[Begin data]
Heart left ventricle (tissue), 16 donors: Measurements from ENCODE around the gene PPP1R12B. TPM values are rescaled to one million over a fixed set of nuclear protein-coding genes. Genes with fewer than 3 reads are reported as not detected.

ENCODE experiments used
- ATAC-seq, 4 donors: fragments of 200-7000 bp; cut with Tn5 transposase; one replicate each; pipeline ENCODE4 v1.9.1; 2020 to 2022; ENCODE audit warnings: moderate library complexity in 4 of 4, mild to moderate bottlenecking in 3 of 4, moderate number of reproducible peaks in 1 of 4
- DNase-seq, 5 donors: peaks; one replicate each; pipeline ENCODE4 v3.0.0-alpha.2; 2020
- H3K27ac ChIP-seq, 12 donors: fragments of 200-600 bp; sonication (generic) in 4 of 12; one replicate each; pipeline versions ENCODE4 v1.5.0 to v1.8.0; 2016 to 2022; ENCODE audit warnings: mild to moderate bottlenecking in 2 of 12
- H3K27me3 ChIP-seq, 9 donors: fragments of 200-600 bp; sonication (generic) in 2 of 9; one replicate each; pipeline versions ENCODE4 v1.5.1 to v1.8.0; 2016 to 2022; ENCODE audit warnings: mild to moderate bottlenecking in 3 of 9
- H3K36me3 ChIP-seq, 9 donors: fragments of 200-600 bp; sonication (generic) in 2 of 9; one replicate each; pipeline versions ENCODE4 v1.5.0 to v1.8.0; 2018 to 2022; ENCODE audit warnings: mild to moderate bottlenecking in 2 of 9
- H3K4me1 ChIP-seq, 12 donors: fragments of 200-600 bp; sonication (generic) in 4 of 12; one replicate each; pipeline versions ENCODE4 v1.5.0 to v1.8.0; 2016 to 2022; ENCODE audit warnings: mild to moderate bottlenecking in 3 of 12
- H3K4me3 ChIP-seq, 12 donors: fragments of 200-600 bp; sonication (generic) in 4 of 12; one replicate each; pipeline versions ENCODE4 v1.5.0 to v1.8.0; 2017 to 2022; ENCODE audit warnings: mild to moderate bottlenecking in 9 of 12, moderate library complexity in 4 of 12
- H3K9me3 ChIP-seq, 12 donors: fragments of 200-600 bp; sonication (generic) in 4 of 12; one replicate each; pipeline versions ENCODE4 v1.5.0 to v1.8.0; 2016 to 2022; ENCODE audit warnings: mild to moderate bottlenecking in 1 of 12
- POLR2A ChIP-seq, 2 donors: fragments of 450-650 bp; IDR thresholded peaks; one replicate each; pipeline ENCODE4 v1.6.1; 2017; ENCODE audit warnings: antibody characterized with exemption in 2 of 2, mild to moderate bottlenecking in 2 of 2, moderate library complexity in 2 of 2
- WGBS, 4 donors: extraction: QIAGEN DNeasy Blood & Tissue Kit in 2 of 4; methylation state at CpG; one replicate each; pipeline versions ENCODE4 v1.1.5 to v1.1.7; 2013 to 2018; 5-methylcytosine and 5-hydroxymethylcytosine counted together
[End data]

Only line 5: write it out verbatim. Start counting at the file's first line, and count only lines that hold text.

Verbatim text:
- H3K27ac ChIP-seq, 12 donors: fragments of 200-600 bp; sonication (generic) in 4 of 12; one replicate each; pipeline versions ENCODE4 v1.5.0 to v1.8.0; 2016 to 2022; ENCODE audit warnings: mild to moderate bottlenecking in 2 of 12